- Gur and channa
(185 calories – ¼ cup)
If you feel like snacking after breakfast and before lunch, munch on gur and channa, instead of on biscuits and namkeens. This healthy combination offers the goodness of natural sugars and benefit of protein and iron.
- Mixed Vegetable Raita
(120 calories – ½ cup)
As part of lunch, eat some yoghurt/curd with vegetables. It is not only light but it also contains protein, calcium, vitamin B and iron, which are good for you and your baby during pregnancy.
- Fruits with sprouts
(215 calories – ½ cup)
A salad consisting of sprouts with fruits and a few almonds makes a great evening snack and also provides protein, folate, vitamins, minerals and saturated fats.
- Lassi with fruits
(160 calories – ½ cup)
Another satisfying mid-meal snack is unsweetened lassi (yoghurt based drink) with fruits. The combination is a good source of calcium, protein, vitamins and minerals that you require during pregnancy.
- Omelette with vegetables
An omelette stuffed with vegetables makes for an ideal breakfast item, and gives you protein, vitamins A,B,C and iron.
Pregnancy Diet Chart Samples
You could also refer to the different pregnancy diet charts below to get a better idea of your recommended food intake according to your weight and height.
For Underweight Women
Megha Kumar, a marketing professional with a leading hotel chain came to us when she was expecting her first child. All of 5’2 and weighing only 42 kgs, she was put on a pregnancy diet that would give her a minimum of 2500 calories (inclusive of the extra 500 calories) in her second and trimester.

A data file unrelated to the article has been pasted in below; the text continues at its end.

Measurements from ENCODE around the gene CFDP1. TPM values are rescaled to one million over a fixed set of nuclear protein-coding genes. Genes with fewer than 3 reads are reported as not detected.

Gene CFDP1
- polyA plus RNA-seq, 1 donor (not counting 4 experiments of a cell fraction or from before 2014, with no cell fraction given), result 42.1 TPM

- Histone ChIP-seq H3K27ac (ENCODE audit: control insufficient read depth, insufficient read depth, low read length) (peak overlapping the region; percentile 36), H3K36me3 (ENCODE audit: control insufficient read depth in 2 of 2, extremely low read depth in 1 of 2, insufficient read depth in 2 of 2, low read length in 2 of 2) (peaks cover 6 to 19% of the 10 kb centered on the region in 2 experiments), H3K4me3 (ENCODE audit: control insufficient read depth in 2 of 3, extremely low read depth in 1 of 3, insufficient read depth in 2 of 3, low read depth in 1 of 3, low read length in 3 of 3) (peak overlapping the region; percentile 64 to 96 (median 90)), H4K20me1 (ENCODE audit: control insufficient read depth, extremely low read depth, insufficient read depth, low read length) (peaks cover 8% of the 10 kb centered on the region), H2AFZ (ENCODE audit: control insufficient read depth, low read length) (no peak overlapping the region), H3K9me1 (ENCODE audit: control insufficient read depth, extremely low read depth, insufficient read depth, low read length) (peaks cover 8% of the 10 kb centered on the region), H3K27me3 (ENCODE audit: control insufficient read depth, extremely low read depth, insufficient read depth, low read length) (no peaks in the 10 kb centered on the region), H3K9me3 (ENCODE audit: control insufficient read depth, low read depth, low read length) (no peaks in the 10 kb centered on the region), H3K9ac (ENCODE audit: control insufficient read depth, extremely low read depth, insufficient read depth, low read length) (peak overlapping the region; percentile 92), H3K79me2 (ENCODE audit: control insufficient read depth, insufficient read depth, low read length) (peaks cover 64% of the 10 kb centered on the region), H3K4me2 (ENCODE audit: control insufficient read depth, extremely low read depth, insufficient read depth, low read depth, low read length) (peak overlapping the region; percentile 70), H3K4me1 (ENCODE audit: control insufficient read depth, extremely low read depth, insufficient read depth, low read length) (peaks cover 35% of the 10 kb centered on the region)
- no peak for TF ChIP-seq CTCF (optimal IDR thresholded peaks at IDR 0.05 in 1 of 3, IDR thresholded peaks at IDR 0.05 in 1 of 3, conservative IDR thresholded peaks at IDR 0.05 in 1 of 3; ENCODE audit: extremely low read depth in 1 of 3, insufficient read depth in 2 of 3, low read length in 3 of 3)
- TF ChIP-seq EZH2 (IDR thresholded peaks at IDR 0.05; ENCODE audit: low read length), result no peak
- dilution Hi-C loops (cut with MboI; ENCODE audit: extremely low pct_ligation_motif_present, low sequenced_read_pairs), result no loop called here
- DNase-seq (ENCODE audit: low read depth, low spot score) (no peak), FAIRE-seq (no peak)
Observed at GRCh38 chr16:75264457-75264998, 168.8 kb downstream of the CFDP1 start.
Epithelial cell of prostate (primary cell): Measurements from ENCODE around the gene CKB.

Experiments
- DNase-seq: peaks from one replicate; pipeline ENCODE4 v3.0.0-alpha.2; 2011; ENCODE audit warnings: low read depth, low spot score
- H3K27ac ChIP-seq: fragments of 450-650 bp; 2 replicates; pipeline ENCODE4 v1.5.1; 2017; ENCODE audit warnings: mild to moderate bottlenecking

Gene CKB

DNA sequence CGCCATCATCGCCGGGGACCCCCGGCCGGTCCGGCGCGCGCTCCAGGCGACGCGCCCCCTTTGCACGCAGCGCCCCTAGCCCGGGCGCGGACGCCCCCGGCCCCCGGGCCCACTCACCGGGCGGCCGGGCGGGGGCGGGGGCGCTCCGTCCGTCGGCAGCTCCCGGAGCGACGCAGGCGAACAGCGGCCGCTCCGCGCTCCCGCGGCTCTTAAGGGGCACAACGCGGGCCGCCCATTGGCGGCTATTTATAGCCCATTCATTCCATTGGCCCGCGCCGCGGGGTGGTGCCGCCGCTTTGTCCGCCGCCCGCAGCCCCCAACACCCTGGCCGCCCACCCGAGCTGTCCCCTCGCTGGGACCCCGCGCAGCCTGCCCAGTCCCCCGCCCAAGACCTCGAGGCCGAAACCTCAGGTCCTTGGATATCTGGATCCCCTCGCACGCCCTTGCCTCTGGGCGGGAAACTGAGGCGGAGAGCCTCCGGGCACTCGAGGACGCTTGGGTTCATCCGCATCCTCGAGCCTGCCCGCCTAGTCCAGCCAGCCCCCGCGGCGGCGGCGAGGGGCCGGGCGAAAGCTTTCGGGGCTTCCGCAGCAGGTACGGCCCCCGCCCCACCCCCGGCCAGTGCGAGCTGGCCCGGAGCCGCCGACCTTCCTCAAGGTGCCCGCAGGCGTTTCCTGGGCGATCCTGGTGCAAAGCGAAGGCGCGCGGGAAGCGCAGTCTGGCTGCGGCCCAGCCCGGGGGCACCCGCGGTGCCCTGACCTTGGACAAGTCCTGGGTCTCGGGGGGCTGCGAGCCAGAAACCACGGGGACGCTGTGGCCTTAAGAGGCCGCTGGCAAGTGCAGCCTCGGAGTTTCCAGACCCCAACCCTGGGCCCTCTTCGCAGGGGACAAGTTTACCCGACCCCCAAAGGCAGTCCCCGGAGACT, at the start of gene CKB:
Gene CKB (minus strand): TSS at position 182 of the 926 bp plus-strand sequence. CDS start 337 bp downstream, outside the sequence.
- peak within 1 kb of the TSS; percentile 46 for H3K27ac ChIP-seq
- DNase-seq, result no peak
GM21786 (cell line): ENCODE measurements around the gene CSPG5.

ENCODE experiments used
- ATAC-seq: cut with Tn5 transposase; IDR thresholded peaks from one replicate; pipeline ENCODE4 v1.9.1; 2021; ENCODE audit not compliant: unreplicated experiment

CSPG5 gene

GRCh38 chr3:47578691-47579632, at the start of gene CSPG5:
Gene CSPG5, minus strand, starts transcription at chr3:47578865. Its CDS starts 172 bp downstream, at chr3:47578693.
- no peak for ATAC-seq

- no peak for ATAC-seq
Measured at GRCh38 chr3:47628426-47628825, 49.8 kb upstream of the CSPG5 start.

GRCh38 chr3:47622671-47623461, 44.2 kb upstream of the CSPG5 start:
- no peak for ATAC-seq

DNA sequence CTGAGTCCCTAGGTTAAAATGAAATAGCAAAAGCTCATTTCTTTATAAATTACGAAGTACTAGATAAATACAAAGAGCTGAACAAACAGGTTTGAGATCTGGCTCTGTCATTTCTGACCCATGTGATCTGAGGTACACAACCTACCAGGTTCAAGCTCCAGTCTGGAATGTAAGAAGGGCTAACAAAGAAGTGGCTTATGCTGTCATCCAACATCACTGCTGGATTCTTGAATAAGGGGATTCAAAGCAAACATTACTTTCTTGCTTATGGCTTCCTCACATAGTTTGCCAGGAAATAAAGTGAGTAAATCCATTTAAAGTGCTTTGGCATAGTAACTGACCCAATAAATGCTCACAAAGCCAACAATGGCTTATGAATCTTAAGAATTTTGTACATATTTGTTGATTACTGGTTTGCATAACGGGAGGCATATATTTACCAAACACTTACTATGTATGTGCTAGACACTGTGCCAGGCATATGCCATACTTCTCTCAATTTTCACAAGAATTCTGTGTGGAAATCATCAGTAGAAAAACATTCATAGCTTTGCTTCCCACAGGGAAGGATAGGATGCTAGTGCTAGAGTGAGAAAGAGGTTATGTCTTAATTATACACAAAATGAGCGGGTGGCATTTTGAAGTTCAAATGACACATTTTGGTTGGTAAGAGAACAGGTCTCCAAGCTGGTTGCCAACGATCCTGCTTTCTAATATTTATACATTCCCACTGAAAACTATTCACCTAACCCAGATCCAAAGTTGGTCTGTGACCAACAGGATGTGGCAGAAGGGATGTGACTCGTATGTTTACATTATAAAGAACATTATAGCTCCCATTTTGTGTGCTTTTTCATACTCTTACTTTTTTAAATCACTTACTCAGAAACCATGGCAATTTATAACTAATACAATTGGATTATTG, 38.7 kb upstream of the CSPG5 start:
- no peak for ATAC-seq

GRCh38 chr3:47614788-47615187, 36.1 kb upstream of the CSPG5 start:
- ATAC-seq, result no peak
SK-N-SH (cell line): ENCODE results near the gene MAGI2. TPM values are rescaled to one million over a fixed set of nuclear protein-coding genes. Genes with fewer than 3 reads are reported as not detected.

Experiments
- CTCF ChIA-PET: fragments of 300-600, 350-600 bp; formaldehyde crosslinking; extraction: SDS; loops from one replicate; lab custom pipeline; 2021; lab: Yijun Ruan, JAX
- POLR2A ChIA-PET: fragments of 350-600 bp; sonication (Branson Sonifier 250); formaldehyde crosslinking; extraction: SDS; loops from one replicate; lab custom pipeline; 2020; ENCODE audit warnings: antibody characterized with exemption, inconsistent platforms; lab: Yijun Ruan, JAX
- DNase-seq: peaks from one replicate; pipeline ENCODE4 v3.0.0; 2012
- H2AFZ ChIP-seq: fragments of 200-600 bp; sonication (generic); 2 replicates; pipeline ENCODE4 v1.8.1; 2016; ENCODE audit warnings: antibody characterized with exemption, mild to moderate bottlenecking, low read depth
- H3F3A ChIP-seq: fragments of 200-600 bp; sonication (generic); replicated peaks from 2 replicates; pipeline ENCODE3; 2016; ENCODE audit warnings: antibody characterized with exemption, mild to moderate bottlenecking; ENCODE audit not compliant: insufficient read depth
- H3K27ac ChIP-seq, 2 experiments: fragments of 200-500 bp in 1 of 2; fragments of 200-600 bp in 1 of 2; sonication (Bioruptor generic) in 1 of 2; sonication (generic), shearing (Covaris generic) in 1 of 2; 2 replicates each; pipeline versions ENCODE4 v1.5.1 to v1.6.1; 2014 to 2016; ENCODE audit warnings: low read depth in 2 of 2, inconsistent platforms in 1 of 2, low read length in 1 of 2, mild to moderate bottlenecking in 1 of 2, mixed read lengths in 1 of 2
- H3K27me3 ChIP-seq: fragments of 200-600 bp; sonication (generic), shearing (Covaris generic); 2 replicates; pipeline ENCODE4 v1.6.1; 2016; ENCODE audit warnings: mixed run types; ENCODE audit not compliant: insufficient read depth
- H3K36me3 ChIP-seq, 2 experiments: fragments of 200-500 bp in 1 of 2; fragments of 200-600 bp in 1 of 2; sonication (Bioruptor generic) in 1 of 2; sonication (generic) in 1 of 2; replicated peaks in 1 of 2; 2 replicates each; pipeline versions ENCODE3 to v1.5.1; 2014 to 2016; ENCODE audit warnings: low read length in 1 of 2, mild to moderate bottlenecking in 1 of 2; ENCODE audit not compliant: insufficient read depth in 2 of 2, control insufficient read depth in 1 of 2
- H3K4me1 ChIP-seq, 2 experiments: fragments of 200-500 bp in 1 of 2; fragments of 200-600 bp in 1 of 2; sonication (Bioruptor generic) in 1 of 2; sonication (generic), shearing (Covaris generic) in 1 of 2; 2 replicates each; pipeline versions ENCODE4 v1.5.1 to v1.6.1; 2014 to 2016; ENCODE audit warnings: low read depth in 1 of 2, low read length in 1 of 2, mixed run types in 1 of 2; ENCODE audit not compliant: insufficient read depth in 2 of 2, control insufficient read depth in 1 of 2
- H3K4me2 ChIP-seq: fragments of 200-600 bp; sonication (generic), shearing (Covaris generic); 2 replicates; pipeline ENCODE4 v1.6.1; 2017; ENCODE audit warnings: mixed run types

If like Megha, you too are underweight, you could refer to the pregnancy diet chart we designed for her.
The required calorie intake will differ according to your exact BMI. This chart does not cover pregnancy with twins and gestational diabetes.
For Women with Normal or Healthy Weight
Dimple Verma who ran her own fitness and lifestyle consultancy weighed 50 kgs and was 5 ft tall. Running her own company meant being on the road most of the time. And when she wasn’t, she was running around her 5 year old son. Keen to keep up with it all, she worked on building her stamina by following a healthy diet with regular exercise. Since her pre-pregnancy weight was just fine, the dietitian suggested 2000 calories (inclusive of extra 300 calories) in the second and trimester.
Dimple followed the pregnancy diet chart below to meet her calorie requirements.
As you advance toward motherhood, focus on improving the quality of each calorie you consume instead of just increasing the number of calories.
We hope you found this article helpful. If you still have any questions regarding your pregnancy diet and would like to schedule an appointment with a Women Health Educator, please call us on 011 4211 1111.
This blog has been written with editorial inputs from Dr. Rinku Sengupta, our Women Health Educators and Nutritionists. Our entire gynecology team believes that a healthy and nutritional diet plays an important role in having a normal delivery.